The recent 34th Asean Summit emphasised the importance of advancing partnership for sustainability to achieve a people-centred, people-oriented and forward-looking Asean Community that leaves no one behind in the rapidly changing regional and global environment.
In preparing for the 35th Asean Summit in Bangkok and related summits, like the Asean Plus Summits and the East Asia Summit, Malaysia must punch above its weight with the region’s most experienced and longest serving leader, Prime Minister Tun Dr Mahathir Mohamad, leading the way. Malaysia must aim to be a middle power in international diplomacy and a regional leader in championing regional cooperation and closer integration.
The Asean Summit should review the 4Cs of Asean that have been the bedrock of its strength over the past decades: community, connectivity, charter and centrality.
While the master plans have been formulated for Asean connectivity, Asean still faces gaps in implementing the infrastructure, information technology and seamless connectivity as enunciated in the first and seecond Asean master plans for connectivity.
Connectivity is more important than ever to bridge the development divide and to better connect Asean with the world. A digital Asean requires better connectivity. Asean also needs more highways, railways and ports to accelerate regional connectivity.
The Kingsley Strategic Institute organised its first Malaysian TVET Forum on 24th January 2019 to discuss issues faced by Technical and Vocational Education and Training. Experts on the subject matter and stakeholders from the industry spoke extensively of the matter and recommended ways to bring Malaysian TVET forward.
A common theme emerging throughout the forum was that TVET needs to become industry-driven. There are gaps in practicality and relevancy between what is taught within TVET institution and what is needed by employers. The main factor is due the fact that TVET trainers themselves lack the practical skills and experience from industry. To correct this, industries should partner with TVET institutions and allow classes as well as practical training to take place at their premises. This will allow practitioners from the industry with the hands-on experience to mentor and teach TVET students directly. Not only will this reduce the cost of TVET training (which industries should take the initiative to bear, as they will otherwise need to invest in retraining graduates anyway), it will also increase the employment chances of TVET students due to the direct links forged with these industry partners.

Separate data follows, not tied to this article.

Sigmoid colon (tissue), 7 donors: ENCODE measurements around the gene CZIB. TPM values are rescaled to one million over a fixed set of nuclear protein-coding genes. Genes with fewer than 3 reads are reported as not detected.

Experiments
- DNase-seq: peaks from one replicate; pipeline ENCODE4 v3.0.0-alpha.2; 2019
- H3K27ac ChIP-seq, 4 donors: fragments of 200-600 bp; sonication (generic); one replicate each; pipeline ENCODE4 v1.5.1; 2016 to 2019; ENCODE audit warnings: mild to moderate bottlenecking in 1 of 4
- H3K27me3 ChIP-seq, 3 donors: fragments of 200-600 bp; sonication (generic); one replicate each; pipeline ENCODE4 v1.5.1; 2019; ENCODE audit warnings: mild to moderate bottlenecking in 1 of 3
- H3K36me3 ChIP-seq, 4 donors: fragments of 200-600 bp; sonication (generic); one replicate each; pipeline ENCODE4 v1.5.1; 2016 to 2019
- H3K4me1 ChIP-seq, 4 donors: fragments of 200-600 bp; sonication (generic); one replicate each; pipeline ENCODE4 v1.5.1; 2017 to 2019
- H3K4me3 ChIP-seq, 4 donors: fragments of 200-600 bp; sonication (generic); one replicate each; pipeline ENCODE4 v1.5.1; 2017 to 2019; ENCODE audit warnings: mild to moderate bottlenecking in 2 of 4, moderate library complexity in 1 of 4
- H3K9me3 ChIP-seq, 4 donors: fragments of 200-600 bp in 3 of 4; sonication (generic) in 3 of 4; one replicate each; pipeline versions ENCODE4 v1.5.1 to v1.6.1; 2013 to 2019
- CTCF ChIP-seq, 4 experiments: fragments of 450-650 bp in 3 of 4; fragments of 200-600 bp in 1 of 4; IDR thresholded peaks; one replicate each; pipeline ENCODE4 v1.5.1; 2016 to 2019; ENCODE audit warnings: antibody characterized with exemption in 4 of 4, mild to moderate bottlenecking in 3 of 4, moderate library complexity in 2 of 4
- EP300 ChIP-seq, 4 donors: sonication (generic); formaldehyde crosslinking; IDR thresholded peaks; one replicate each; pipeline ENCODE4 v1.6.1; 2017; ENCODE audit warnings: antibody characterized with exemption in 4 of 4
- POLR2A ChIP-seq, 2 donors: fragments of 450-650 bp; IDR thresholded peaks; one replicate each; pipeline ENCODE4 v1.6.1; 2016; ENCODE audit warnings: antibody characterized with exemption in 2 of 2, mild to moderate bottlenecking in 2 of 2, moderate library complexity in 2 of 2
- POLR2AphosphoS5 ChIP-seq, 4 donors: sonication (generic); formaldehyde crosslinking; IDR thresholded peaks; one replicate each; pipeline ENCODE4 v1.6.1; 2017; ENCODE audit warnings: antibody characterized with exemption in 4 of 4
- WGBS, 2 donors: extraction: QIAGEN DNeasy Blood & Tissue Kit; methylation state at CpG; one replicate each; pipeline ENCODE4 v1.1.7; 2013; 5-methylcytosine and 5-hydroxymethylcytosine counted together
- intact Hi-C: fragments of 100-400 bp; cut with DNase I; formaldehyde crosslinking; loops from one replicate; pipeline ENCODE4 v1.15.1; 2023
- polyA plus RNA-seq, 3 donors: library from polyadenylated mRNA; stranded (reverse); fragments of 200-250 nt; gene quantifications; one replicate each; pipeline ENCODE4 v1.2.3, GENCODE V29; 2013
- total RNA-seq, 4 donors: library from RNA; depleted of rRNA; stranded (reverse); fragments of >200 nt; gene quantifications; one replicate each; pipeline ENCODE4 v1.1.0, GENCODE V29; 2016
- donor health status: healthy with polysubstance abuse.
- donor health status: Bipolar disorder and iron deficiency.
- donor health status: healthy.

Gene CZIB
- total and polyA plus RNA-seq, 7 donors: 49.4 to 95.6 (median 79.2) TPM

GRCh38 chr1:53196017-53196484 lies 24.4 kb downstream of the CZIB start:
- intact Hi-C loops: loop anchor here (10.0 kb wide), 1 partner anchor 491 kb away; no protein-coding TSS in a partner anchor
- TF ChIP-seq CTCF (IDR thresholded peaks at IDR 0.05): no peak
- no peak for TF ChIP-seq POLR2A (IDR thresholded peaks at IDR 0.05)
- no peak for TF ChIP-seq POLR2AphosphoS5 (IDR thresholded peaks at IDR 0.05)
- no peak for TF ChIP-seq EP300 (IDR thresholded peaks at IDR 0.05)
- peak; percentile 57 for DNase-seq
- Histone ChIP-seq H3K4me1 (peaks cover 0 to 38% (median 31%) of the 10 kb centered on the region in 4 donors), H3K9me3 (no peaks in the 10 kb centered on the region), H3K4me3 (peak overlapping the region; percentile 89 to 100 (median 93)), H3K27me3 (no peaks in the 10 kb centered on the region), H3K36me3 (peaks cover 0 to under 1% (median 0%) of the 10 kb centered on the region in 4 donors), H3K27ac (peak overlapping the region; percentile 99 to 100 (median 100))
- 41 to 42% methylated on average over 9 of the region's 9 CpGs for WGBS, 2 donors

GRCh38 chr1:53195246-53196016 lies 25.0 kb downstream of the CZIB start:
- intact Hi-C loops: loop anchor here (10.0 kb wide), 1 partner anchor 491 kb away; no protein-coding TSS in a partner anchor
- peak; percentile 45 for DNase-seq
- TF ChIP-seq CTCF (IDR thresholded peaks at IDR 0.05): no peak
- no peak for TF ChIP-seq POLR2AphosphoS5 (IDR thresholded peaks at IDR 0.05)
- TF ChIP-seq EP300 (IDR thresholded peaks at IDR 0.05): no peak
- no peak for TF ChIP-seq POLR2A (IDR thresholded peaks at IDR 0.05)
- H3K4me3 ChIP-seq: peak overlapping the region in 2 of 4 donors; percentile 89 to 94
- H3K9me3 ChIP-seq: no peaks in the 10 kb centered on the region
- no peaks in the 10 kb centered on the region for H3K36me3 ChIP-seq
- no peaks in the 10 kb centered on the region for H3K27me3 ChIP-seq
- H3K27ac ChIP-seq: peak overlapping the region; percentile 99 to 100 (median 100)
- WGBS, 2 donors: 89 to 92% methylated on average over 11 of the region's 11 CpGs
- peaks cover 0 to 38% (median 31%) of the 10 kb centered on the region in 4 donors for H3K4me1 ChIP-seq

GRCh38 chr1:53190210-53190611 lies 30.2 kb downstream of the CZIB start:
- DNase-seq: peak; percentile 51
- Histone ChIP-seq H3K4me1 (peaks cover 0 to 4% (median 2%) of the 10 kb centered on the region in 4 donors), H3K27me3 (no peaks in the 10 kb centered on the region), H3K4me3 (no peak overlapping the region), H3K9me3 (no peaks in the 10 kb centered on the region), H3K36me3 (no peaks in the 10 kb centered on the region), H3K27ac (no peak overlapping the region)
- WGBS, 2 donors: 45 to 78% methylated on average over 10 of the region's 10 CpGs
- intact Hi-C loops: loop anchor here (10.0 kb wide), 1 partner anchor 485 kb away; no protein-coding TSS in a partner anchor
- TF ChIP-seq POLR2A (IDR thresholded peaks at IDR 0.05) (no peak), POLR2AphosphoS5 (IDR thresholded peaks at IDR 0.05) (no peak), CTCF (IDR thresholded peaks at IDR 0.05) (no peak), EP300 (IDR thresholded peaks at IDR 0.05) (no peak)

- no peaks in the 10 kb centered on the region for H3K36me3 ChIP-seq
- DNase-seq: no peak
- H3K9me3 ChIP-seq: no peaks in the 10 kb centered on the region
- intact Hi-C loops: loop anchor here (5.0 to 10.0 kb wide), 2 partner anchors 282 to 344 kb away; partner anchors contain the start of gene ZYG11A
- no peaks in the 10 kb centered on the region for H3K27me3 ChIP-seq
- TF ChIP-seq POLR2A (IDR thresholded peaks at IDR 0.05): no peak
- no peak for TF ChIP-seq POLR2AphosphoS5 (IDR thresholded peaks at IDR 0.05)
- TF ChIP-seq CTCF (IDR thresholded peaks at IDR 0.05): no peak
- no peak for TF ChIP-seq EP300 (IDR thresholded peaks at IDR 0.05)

The 2019 World Chinese Business and Economic Summit
The World Chinese Business & Economic Summit (WCBES) is an annual international forum. It’s purpose is to improve business linkages and connectivity between China and the world, providing a platform for high level discussions on global and regional events in relation to China’s rise as a world leading economy.
This year the Forum is re-branded as the World Chinese Business and Economic Summit (WCBES) to refocus on the importance of business as a driver of sustainable economic growth and as builders of bridges across communities, nations and cultures. The partnership between Government, Business, Think Tanks and Scholars is a key priority for the WCBES which provides a meeting of minds for Entrepreneurs, Strategists and Government Officials.
The recent announcement by Prime Minister Tun Dr Mahathir Mohamad on the new economic model based on “shared prosperity” is much welcomed and a refreshing change. This new economic model, if implemented well and with fairness and justice, will give hope to Malaysians who all aspire for a better shared future. In fact, this shared prosperity model can be the new common vision for Malaysia beyond Vision 2020.
To achieve this vision of shared prosperity, I believe the following key factors must be emphasised and given priority..
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TOWARDS A NATIONAL INCLUSIVE AND SUSTAINABLE ECONOMIC POLICY (NISEP)
The Kingsley Strategic Institute (KSI) calls on the Government and the Economic Action Council to introduce a National Inclusive and Sustainable Economic Policy (NISEP) to better prepare Malaysia to face the challenges of a VUCA World (Volatile, Uncertain, Complex and Ambiguous).
The VUCA World requires new thinking, new strategies and new policies.
We propose that the National Inclusive and Sustainable Economic Policy (NISEP) comprises five key strategic thrusts: